“Let’s Work Together”
Wilbert Harrison (1969)
Recommended source: Let’s Work Together
As “Let’s Stick Together,” this number started life as an early sixties’ side by it’s composer, Wilbert Harrison, which paired the odd rhythm and Harrison’s characteristic dry vocal with a standard lover’s plea.
It was one of those records that sounded like it ought to be a big hit some time, for somebody, under some name or other.
In the UK, eight years later, it was. Canned Heat (who held off releasing their version in the States–where it made #26–while Harrison’s was still on the chart) took it to #2 across the pond and, a few years later, Bryan Ferry took it to #12.
Here at home, Harrison’s plaintive turn, by 1969 re-purposed as a call to brotherhood and released as “Let’s Work Together,” stalled outside the Top 30.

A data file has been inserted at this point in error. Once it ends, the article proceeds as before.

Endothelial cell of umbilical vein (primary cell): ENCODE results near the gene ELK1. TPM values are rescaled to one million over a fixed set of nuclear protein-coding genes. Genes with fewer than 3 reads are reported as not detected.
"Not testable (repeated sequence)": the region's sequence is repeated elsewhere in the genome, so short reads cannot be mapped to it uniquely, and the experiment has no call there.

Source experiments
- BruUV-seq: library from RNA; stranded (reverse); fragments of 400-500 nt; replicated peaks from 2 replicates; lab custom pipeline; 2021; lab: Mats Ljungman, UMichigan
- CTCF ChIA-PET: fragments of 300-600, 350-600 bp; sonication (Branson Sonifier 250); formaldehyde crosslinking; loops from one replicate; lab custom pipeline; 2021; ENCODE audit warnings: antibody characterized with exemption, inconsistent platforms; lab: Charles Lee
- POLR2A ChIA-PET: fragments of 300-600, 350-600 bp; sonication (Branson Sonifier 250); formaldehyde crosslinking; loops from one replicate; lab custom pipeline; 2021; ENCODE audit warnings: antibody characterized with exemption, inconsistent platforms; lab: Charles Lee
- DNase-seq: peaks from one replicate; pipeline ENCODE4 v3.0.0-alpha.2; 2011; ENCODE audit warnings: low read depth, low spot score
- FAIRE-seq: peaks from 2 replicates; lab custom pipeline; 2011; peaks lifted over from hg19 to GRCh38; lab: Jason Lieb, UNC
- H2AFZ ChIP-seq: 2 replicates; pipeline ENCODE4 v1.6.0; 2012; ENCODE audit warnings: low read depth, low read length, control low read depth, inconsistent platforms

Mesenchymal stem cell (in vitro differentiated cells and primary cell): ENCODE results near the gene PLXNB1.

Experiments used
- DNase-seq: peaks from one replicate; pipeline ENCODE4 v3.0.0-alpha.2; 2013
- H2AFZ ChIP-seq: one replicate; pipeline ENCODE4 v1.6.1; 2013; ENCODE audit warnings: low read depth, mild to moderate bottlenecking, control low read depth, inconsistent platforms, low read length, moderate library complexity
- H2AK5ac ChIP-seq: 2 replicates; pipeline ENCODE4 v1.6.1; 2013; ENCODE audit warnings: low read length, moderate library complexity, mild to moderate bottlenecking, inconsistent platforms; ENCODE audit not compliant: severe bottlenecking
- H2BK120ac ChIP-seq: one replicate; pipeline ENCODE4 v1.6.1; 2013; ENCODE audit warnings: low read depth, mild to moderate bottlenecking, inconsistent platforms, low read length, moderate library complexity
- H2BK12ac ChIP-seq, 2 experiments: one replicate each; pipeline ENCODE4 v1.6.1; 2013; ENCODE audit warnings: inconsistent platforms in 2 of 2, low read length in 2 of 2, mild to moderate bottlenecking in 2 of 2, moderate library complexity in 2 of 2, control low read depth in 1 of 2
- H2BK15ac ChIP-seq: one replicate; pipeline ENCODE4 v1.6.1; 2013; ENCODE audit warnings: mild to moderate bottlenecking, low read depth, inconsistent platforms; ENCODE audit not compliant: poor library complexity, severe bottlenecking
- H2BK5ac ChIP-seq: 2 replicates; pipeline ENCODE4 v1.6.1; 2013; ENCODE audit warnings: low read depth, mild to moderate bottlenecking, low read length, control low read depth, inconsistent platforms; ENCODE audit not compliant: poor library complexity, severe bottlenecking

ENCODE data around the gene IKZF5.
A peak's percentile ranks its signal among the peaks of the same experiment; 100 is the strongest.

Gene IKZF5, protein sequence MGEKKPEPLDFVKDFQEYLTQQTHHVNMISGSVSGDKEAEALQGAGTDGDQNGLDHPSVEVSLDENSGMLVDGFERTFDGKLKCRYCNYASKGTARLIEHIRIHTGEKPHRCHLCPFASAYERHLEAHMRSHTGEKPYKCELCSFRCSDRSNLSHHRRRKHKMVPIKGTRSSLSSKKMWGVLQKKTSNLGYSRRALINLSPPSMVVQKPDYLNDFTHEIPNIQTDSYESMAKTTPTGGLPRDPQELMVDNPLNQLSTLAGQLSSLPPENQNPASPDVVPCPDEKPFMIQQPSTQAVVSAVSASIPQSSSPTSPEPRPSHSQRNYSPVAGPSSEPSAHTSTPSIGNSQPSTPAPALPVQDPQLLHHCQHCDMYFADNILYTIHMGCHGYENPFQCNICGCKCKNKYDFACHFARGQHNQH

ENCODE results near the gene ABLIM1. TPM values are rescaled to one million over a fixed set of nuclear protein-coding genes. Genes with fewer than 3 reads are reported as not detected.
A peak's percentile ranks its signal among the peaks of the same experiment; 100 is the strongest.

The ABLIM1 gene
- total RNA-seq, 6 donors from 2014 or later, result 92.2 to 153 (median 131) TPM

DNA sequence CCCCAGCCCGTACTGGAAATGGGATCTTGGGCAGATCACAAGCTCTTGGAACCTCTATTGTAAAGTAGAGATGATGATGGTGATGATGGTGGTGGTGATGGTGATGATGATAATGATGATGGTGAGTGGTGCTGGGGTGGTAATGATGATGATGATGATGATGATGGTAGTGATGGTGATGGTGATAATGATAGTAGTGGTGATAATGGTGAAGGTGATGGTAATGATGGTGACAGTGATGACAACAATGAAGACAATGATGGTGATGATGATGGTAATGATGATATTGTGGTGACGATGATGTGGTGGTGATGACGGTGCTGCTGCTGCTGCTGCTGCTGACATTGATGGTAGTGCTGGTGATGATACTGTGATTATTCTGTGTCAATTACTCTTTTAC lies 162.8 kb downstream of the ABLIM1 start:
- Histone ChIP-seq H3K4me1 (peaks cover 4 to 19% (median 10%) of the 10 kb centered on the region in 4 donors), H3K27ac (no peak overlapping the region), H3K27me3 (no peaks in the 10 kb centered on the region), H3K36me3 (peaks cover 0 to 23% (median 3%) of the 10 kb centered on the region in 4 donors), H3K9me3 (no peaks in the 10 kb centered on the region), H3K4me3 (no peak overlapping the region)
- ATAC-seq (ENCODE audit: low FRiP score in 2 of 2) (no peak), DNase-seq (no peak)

It’s probably more famous than most records that suffer a similar mid-charting fate. If so, that’s partly because its quality (rooted in duality–a celebration of the late sixties’ communal ethos by a black man who had more to gain from its acceptance and application than most of its more celebrated practitioners and, perhaps as a result, could not deliver the uplifting lyric with the expected bound-for-the-top smile in his throat) could not quite be denied and partly because, over the years, big name critics like Dave Marsh and Greil Marcus have harkened back to it in famous forums.
I’m glad they did, because that’s how I found it (I wrote about the fine album Harrison made around it here).
What specifically brought it back to mind this week (besides the times we live in, of course…the humor of it all) was running across Canned Heat’s version, also terrific, on YouTube. I post it here for comparison’s sake (it couldn’t qualify as a Diamond fully in the Shade itself because it made the Top Ten in the UK). I promise it’s a treat musically, from a too-often forgotten band. That it features a bunch of Top of the Pops young lovelies (a couple of whom can actually dance, not always a given in these scenarios, then or now) is, I assure you, entirely beside the point. My purpose here is purely educational.